|Medical Student||61.0||0.50 (0.34–0.66)||0.94 (0.65–1.00)||0.70 (0.58–0.82)|
HU, Hounsfield unit; EP, emergency physician; CI, confidence interval
*95% confidence intervals for the sensitivity and specificity at optimal cut points were bootstrapped with 2000 replicates, while the 95% confidence intervals for the area under the curve were obtained using DeLong’s method.
|Qualitative assessment of HDBA presence: Fleiss’ kappa statistic (95% CI)||Quantitative Measurement of Basilar Artery Density (HU): Shrout-Fleiss ICC – Consistency (95% CI)|
|Attending EP 1||0.85 (0.69–1.02)||0.90 (0.84–0.94)|
|Attending EP 2||0.67 (0.43–0.91)||0.85 (0.76–0.91)|
|Resident EP||0.71 (0.48–0.93)||0.38 (0.15–0.58)|
|Medical Student||0.67 (0.44–0.90)|
EP, emergency physician; HDBA, hyperdense basilar artery; HU, Hounsfield unit; ICC, interclass correlation coefficient.
*The number of duplicate reads was 43, except for the resident who lacked one duplicate read for the quantitative measurements. The medical student performed 43 duplicate reads on only the qualitative assessments.
Our study represents the first published assessment of HDBA by EPs and includes the largest number of BAO patients ever studied to evaluate HDBA. Since EPs routinely have greater knowledge of the clinical context prompting NCCT performance, and radiologists rarely comment qualitatively or quantitatively on the BA density, it is important to understand the proficiency, reliability, and accuracy of emergency medicine (EM) providers in assessing for an HDBA. Furthermore, understanding the performance of qualitative assessment alone vs quantitative assessment is essential. Our results indicate that subjective determination of HDBA by EM providers is insufficiently reliable and accurate.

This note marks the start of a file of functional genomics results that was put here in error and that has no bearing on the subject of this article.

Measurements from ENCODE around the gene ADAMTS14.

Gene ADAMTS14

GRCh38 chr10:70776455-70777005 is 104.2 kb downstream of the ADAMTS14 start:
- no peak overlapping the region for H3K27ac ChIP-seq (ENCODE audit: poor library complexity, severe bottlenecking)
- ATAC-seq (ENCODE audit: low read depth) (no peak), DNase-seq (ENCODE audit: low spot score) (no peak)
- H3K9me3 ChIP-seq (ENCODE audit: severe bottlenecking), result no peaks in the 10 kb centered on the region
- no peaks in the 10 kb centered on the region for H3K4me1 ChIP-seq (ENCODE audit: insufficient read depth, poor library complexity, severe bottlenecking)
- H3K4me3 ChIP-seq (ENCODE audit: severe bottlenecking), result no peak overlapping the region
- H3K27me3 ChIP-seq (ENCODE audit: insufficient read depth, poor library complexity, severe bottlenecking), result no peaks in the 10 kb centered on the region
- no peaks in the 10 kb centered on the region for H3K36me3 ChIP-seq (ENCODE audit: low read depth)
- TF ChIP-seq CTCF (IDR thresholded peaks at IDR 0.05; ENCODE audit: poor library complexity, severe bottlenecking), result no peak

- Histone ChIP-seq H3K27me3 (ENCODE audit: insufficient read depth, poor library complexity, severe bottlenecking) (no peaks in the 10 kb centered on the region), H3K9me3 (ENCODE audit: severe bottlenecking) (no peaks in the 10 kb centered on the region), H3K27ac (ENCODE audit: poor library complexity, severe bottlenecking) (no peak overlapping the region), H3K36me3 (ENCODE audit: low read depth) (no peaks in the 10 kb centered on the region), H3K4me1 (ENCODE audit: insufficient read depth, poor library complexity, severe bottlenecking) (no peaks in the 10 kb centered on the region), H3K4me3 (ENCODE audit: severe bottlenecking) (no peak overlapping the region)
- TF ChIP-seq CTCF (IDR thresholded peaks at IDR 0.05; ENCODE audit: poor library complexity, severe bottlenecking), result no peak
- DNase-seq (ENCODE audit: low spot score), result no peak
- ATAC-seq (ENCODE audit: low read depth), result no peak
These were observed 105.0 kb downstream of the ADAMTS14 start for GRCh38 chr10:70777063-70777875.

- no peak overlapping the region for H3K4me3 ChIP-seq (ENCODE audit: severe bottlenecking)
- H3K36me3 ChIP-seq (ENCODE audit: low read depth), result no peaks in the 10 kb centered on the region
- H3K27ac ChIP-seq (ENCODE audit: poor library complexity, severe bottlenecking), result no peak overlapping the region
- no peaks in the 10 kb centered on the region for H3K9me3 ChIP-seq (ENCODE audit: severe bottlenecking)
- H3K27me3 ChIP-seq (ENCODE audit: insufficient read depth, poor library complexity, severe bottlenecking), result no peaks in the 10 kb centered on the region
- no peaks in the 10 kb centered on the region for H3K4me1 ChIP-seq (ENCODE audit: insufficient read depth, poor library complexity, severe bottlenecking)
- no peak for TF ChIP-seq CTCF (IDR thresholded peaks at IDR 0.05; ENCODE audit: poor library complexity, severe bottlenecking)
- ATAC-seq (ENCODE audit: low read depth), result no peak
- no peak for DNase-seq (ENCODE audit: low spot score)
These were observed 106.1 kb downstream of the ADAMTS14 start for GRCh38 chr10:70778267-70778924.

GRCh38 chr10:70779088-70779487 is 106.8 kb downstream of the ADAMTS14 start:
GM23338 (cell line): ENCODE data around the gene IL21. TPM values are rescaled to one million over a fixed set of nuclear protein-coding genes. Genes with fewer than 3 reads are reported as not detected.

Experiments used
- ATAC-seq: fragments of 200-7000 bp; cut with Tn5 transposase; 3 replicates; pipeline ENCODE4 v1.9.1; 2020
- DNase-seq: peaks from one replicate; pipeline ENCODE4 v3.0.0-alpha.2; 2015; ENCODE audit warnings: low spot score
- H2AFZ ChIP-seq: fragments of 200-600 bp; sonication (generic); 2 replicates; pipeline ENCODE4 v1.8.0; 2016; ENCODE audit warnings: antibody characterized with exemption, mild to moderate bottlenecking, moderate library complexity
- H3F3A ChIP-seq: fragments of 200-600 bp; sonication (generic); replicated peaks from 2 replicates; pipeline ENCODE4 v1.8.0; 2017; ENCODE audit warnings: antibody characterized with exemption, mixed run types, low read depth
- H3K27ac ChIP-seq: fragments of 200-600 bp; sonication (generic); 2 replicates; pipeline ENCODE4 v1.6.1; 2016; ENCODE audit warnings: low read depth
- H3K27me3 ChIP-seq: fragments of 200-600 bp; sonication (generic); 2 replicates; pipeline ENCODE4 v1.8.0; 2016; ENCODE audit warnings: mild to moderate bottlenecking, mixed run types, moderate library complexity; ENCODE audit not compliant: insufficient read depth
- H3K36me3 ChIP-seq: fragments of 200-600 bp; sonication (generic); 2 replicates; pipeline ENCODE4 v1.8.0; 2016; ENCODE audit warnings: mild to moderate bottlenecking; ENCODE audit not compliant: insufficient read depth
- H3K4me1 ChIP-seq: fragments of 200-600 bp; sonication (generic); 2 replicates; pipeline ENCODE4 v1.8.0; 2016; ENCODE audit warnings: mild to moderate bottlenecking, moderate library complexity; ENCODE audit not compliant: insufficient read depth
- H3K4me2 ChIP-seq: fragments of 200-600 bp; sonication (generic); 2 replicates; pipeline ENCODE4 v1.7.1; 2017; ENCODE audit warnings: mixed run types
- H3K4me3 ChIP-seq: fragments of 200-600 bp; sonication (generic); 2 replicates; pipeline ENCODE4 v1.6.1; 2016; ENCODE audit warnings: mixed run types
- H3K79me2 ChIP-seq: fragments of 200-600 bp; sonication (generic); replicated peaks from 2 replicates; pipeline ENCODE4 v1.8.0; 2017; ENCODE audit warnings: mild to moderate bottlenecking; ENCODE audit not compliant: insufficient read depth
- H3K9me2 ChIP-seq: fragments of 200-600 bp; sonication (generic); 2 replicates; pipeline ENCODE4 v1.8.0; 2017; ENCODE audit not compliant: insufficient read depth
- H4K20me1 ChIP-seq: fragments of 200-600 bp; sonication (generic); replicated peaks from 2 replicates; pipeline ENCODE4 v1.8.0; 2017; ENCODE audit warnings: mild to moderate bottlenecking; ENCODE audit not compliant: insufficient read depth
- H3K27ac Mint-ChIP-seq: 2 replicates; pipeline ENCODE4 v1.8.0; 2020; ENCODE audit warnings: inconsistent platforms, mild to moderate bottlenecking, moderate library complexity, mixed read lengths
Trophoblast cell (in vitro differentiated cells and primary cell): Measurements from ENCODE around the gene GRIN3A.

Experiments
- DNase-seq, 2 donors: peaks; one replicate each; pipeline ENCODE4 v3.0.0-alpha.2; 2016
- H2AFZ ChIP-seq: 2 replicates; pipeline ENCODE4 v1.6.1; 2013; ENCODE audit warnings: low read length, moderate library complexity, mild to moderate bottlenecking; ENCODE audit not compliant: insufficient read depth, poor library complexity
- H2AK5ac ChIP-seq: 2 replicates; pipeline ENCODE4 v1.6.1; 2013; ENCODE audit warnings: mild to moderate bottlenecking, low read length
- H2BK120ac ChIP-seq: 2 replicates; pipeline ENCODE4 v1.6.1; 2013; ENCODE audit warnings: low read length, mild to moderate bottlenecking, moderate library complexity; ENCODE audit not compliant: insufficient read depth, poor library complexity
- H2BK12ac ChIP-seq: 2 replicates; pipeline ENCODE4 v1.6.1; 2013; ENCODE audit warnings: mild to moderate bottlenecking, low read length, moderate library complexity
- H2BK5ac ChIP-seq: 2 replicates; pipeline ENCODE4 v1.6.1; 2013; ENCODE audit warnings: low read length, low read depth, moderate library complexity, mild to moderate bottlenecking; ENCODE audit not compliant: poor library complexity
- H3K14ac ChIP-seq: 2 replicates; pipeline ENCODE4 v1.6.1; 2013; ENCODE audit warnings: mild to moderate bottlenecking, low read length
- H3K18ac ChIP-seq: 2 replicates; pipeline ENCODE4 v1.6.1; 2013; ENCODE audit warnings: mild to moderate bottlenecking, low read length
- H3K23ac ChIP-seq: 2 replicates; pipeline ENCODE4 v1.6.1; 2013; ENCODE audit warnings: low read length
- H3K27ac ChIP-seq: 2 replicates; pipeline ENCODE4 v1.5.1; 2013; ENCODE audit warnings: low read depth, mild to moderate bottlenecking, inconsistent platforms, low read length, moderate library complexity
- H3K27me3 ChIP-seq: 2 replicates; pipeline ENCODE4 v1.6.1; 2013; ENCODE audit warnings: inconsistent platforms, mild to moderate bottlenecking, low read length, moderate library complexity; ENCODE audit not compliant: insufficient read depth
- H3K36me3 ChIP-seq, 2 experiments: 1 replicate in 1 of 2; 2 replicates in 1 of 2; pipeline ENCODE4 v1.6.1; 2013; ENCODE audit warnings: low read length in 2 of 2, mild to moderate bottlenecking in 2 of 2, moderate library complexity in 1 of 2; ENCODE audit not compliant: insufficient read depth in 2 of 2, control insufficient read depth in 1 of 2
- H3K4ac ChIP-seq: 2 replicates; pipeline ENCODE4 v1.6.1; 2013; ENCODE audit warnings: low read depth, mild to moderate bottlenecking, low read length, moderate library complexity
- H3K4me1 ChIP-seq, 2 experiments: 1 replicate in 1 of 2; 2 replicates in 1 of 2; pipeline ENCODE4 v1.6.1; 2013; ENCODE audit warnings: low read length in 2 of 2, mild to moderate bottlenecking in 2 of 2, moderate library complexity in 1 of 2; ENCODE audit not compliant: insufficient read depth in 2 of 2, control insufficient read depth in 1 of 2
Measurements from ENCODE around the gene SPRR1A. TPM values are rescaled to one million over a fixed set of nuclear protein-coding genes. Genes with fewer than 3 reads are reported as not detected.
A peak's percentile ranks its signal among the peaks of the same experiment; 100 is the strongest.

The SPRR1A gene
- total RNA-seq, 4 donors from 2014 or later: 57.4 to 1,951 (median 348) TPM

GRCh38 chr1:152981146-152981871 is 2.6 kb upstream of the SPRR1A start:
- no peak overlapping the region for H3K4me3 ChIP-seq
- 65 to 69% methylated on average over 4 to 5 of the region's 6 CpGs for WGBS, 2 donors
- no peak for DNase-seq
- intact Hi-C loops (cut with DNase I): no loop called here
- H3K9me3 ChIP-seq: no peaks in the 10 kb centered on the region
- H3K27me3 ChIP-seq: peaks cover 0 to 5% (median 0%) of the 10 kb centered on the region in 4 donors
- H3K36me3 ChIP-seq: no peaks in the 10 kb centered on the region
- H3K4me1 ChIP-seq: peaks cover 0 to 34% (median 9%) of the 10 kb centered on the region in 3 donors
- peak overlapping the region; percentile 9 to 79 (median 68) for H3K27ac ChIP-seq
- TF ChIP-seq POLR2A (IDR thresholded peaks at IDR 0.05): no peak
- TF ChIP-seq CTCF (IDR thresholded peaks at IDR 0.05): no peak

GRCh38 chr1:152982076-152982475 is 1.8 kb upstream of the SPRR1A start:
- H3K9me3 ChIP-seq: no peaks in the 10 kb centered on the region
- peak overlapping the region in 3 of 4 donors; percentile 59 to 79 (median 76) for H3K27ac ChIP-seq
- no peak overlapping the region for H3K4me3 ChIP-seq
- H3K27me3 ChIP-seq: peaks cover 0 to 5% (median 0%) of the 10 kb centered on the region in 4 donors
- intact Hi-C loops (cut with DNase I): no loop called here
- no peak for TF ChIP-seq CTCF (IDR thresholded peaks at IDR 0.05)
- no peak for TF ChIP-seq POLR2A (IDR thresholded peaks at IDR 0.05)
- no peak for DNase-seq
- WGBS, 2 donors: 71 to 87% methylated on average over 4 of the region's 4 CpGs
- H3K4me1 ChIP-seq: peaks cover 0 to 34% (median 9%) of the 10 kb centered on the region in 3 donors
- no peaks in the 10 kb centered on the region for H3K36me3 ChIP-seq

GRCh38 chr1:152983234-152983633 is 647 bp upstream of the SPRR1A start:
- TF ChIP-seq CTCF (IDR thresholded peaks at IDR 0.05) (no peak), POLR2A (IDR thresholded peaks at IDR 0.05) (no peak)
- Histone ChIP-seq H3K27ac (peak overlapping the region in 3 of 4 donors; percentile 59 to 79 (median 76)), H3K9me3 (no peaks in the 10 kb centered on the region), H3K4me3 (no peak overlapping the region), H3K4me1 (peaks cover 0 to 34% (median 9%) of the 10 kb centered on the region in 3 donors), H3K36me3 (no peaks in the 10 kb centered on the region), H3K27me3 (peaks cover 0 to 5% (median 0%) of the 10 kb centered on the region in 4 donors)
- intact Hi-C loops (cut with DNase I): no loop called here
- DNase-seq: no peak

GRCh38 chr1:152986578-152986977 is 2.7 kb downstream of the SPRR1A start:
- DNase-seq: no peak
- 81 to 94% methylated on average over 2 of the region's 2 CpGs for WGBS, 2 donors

However, quantitative HU measurement, which is a consistent capability of any digital imaging and communications in medicine reading software, at a consistent cutoff value above 61.0–63.8 greatly improved the specificity for identifying BAO. Moreover, our data suggest in a clinical scenario potentially consistent with a BAO, an HDBA with a HU measurement above 61 is highly specific for a BAO. This should prompt immediate consideration of this important and time-sensitive diagnosis. Nonetheless, despite the improved specificity, our results indicate that quantitative assessment of BA density on NCCT is insensitive for identifying a BAO.